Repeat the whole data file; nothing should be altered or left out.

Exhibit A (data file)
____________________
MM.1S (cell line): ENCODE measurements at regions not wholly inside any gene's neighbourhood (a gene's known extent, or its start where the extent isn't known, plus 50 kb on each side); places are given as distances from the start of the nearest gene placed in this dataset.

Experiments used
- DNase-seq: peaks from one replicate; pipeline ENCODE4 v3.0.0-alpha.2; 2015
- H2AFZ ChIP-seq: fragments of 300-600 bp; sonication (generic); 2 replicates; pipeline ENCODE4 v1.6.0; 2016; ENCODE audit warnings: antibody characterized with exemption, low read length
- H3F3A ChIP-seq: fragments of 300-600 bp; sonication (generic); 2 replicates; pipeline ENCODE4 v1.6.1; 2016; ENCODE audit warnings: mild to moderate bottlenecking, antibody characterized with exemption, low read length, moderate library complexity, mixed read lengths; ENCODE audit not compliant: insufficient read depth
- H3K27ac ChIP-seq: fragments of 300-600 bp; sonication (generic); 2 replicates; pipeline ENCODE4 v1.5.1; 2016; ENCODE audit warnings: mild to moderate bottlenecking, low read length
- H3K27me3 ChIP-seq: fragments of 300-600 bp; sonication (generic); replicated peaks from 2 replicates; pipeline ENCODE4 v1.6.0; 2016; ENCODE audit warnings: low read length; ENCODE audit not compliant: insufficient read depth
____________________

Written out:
MM.1S (cell line): ENCODE measurements at regions not wholly inside any gene's neighbourhood (a gene's known extent, or its start where the extent isn't known, plus 50 kb on each side); places are given as distances from the start of the nearest gene placed in this dataset.

Experiments used
- DNase-seq: peaks from one replicate; pipeline ENCODE4 v3.0.0-alpha.2; 2015
- H2AFZ ChIP-seq: fragments of 300-600 bp; sonication (generic); 2 replicates; pipeline ENCODE4 v1.6.0; 2016; ENCODE audit warnings: antibody characterized with exemption, low read length
- H3F3A ChIP-seq: fragments of 300-600 bp; sonication (generic); 2 replicates; pipeline ENCODE4 v1.6.1; 2016; ENCODE audit warnings: mild to moderate bottlenecking, antibody characterized with exemption, low read length, moderate library complexity, mixed read lengths; ENCODE audit not compliant: insufficient read depth
- H3K27ac ChIP-seq: fragments of 300-600 bp; sonication (generic); 2 replicates; pipeline ENCODE4 v1.5.1; 2016; ENCODE audit warnings: mild to moderate bottlenecking, low read length
- H3K27me3 ChIP-seq: fragments of 300-600 bp; sonication (generic); replicated peaks from 2 replicates; pipeline ENCODE4 v1.6.0; 2016; ENCODE audit warnings: low read length; ENCODE audit not compliant: insufficient read depth